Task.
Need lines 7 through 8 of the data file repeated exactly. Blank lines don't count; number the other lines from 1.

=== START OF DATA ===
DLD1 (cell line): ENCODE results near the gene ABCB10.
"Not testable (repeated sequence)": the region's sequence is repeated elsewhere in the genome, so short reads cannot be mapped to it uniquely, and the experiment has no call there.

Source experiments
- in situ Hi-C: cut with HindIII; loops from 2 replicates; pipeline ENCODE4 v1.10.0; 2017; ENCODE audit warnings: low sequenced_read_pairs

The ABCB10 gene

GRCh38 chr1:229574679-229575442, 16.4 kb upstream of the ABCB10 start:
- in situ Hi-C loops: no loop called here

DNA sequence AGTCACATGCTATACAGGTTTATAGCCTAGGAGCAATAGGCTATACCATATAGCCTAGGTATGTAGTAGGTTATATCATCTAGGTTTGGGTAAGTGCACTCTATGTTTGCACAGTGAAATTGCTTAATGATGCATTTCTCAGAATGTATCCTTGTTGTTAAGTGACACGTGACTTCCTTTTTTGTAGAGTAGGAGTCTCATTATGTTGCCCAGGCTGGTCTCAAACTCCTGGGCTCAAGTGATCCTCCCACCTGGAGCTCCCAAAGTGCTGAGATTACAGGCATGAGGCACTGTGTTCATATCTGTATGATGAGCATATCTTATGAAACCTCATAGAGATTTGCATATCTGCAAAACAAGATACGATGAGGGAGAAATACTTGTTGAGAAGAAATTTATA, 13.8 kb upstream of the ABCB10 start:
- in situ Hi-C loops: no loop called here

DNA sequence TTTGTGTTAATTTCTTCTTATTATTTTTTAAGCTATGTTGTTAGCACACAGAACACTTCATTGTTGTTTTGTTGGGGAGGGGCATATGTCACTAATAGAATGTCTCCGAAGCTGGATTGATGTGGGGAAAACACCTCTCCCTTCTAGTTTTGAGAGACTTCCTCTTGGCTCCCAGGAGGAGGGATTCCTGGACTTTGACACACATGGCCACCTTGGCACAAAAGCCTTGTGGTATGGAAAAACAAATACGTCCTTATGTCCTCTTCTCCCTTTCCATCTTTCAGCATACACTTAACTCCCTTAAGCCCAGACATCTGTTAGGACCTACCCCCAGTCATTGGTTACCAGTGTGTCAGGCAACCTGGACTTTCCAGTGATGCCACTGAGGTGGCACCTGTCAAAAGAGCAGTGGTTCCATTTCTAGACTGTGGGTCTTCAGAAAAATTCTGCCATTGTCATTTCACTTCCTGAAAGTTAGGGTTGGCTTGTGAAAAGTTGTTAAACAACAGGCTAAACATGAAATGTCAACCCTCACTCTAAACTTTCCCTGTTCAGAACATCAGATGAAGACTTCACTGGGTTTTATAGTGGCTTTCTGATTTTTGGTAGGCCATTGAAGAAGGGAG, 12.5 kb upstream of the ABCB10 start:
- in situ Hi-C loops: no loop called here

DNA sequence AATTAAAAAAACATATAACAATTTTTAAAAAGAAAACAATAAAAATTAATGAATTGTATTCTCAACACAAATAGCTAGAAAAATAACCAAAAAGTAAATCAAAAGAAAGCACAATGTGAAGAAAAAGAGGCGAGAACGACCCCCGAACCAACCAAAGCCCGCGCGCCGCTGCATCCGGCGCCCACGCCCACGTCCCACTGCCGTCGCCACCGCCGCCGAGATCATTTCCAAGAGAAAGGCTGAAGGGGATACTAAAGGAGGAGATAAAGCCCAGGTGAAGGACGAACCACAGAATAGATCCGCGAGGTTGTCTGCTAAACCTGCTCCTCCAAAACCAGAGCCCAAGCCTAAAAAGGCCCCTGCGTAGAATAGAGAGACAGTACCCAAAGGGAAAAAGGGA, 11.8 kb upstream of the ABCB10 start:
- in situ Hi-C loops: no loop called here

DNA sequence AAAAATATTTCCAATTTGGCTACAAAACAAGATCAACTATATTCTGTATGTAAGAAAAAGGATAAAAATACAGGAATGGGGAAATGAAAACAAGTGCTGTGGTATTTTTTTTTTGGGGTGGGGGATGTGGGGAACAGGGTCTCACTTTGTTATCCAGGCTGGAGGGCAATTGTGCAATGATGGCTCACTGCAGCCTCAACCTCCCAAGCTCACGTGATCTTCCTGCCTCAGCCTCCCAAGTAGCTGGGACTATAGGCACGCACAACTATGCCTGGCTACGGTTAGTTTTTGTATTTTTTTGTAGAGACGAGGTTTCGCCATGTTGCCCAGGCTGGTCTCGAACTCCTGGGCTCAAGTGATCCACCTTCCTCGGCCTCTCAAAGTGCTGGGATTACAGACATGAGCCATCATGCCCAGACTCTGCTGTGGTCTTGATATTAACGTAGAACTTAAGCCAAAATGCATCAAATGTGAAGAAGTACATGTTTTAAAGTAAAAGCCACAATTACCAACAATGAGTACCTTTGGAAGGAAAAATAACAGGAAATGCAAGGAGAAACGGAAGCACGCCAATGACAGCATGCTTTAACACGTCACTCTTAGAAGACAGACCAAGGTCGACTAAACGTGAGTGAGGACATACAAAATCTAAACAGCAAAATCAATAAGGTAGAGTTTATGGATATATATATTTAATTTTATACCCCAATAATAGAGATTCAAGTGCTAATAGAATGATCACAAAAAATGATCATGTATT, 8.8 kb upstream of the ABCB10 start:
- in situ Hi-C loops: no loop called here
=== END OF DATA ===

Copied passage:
- in situ Hi-C loops: no loop called here

DNA sequence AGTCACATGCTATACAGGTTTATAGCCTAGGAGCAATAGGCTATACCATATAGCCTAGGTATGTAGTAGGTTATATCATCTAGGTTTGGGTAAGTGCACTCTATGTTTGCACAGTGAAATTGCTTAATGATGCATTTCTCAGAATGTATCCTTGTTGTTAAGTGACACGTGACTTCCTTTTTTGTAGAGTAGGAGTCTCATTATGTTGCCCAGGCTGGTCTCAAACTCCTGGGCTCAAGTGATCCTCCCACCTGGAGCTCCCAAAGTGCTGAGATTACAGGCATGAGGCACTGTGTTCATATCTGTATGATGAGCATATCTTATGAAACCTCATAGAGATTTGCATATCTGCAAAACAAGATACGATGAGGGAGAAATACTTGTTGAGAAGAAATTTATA, 13.8 kb upstream of the ABCB10 start: